How to Recover Backdated Ground Rent?



Wed 8 July 2020 How to Recover Backdated Ground Rent?

Landlords can face a plethora of problems if faced with difficult tenants. A very common issue is the failure of tenants to pay their ground rent. If a leaseholder has not paid their ground rent in line with the lease, there are very specific steps that a landlord must take to recover the debt as part of a backdated ground rent demand.

It may be a term of the lease but unless you demand the rent properly (as per the legislation), the tenant does not have to pay the ground rent.

What are the Ground Rent Demand Notice Requirements?

Section 166 of the Commonhold and Leasehold Reform Act 2002 covers the requirements for a landlord in demanding the ground rent.

The first step for the landlord is to send the leaseholder a notice often referred to as a Ground Rent Demand Notice.

The legislation is very specific on what is required in this notice. In order to be valid and enforceable, the backdated Ground Rent Demand Notice must include the following:

  1. Name of the leaseholder (tenant).
  2. Name and address of the freeholder (landlord).
  3. Name and address of the person or company the ground rent should be paid to.
  4. The amount of ground rent due.
  5. The due date for the payment (see below for time limits).
  6. The date that the payment was due under the lease (this should be included if it is different from the date above).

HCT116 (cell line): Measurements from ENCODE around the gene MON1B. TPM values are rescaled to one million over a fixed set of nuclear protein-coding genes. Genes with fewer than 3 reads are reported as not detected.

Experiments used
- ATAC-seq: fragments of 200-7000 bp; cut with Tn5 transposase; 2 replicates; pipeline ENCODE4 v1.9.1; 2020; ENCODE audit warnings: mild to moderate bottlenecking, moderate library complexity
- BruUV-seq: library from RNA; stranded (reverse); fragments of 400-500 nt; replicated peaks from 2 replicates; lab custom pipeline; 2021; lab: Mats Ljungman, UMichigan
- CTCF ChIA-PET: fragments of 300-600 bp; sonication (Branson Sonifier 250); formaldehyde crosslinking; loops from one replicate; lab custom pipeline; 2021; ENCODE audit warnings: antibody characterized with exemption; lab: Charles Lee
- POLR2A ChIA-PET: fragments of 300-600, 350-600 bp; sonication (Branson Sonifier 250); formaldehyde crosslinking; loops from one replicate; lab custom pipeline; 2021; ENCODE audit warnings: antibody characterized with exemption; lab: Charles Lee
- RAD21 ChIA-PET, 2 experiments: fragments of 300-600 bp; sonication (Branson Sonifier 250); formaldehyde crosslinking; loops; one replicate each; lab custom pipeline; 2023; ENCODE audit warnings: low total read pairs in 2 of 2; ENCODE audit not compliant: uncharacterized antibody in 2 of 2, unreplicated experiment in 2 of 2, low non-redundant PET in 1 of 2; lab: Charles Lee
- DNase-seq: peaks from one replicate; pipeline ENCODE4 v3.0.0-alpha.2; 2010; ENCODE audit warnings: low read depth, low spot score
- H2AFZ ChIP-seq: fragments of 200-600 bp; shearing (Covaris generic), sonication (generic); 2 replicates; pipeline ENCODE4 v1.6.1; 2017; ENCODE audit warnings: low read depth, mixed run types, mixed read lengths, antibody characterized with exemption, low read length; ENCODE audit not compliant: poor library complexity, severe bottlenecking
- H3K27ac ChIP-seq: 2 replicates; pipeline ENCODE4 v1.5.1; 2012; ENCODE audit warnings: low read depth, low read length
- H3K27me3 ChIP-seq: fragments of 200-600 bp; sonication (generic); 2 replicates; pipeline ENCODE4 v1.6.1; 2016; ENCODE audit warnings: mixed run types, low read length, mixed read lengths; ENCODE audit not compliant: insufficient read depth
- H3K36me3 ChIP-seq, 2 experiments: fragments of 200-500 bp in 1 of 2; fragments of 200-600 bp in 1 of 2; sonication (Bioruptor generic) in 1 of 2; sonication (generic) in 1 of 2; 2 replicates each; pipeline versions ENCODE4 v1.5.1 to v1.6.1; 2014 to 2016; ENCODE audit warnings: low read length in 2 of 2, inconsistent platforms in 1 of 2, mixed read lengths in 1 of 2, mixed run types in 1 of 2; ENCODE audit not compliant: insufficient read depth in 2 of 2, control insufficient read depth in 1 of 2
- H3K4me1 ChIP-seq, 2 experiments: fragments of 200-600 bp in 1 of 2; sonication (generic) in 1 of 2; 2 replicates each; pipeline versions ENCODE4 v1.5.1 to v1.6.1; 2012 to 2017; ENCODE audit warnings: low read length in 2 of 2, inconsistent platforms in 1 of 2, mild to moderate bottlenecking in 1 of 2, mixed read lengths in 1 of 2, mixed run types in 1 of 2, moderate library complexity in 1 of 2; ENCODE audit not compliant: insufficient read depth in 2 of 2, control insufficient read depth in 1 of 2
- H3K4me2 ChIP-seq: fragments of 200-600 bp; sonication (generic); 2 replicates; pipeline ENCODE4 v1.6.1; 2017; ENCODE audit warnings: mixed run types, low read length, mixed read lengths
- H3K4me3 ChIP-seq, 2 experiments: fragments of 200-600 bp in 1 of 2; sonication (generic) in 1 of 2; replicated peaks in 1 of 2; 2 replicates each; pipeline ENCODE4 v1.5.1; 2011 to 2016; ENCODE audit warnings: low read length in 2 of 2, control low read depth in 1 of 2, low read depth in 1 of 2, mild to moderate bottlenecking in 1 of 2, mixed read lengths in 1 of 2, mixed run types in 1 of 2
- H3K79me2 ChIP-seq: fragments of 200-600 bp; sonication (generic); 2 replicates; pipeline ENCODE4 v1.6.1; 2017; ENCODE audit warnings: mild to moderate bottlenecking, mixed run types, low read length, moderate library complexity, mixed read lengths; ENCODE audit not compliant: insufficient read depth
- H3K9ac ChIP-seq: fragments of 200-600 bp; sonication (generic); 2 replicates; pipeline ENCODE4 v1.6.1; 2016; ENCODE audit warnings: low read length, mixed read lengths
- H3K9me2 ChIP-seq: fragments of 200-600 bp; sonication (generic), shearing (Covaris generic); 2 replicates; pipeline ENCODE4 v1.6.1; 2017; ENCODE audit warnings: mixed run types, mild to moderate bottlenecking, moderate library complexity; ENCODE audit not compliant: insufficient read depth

Dates are Essential

First of all, you can only backdate demands for unpaid ground rent for up to six years. 

Secondly, the due date for payment cannot be less than 30 days after the day the notice is given (or more than 60).

Finally, your due date in the demand notice cannot be before the payment date contained in the lease.  

What are the Next Steps?

Failure to pay after the Ground Rent Demand Notice has been sent can lead to forfeiture of the lease. It is important to seek advice on what the next steps are if the ground rent still has not been paid.

Forfeiture and possession are generally considered as the nuclear options and a prudent landlord may, in the first instance, look to:

Before proceeding with any of these options, it is crucial that the Demand Notice is compliant.

It should be noted with caution that a defective Ground Rent Demand Notice could result in the tenant escaping liability. Therefore, it is imperative that you ensure you are following the correct legal procedure for obtaining ground rent.

Should you require further advice on any of the content within this article, or for assistance in drafting the backdated ground rent demand notice in line with the legislation, please get in touch.

Contact Consultant Solicitor Mark Quinn at our Peterborough Office on 01733 865136 or click the 'contact us' button to email him directly.

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